It was a lot of waiting around, playing snooker, beach volleyball and swimming while waiting for the wind, but the second day gave us the first racing of the event and with a well laid course covering a nice large chunk of the bay the large fleet of race boards and TT racers took to the water . Heikki Gross from Estonia made the first impact of the day tactically choosing the better upwind lines to leave Yo Pudla, Tanner Aykurt and Deivis Maciulis in his wake towards the upwind turn. Yo was to later pull things back on the downwind leg, but never enough to reel Heikki back in fully.
For the girls the now familiar battle between current KTA Tour and Asian champions Karthryn Borgwardt and Hill Siu (actually racing TT Class in this event) was unfolding, with of course Japan’s top rider Aya Oshima right in there amongst it all too. Even Kathryn’s wide line and the third mark that could have let the others in was not enough to keep her from taking the first race of the day for the girls. This was to remain the situation in the second race of the day and also eventually in the final race of the event, putting Kathrin on the winner’s podium with Aya in second place. In taking third place overall Hill would also win the women’s TT Class, with Australia’s Alice Child following her in also with a good event in the TT.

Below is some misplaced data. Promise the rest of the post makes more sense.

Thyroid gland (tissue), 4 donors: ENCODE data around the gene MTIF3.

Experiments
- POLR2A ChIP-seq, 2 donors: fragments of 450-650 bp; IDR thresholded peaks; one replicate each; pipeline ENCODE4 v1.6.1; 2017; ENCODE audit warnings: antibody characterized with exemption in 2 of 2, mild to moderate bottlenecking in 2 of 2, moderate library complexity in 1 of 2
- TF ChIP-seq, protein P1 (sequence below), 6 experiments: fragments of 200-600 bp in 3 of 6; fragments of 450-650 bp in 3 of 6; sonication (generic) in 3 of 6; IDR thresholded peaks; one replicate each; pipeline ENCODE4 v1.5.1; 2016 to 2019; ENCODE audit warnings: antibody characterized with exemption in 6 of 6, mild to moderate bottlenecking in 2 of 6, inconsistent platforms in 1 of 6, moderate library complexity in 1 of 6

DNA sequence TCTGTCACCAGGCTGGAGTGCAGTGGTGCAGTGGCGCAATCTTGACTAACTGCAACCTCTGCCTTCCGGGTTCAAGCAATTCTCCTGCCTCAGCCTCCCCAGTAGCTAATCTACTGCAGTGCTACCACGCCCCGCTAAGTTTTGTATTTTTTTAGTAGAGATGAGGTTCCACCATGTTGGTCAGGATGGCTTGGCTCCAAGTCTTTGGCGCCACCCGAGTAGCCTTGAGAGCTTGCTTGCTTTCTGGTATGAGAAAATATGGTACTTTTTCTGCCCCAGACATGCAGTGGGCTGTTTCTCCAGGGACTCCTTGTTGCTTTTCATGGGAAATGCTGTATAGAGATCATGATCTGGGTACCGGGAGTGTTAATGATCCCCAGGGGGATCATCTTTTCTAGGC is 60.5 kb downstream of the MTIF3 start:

Meanwhile for the men Yo was to take the top slot in the second and third races of the event but due to a disqualification for the first race his overall points would leave him out of the running. Heikki in the end proved to be the most consistent of the other riders, although each race would remain a close fought thing between Tanner and Deivis. In the men’s TT Ken Nacor who is more known for his freestyle skills was making an impact on the more established TT racers like Dennis Wong and Kin Nguyen Ngoc. For once Ken would manage to keep clear of any tangles or rule infringements and place high enough in each race to take the overall win for the class.
Even with another no wind day following the racing spirits were not damped and the good vibes paid off as we woke on the final day to the event flags signaling the game was on. The judge team decided to kick things off with a final course race to finalise the results event wise for the racers and then switch to freestyle as the wind filled in.
Although the time left for the KTA Vietnam would only allow for us to run a single eliminator for the nine women and twenty nine men, it was to be a hard fought competition for the riders and a long day for the judges.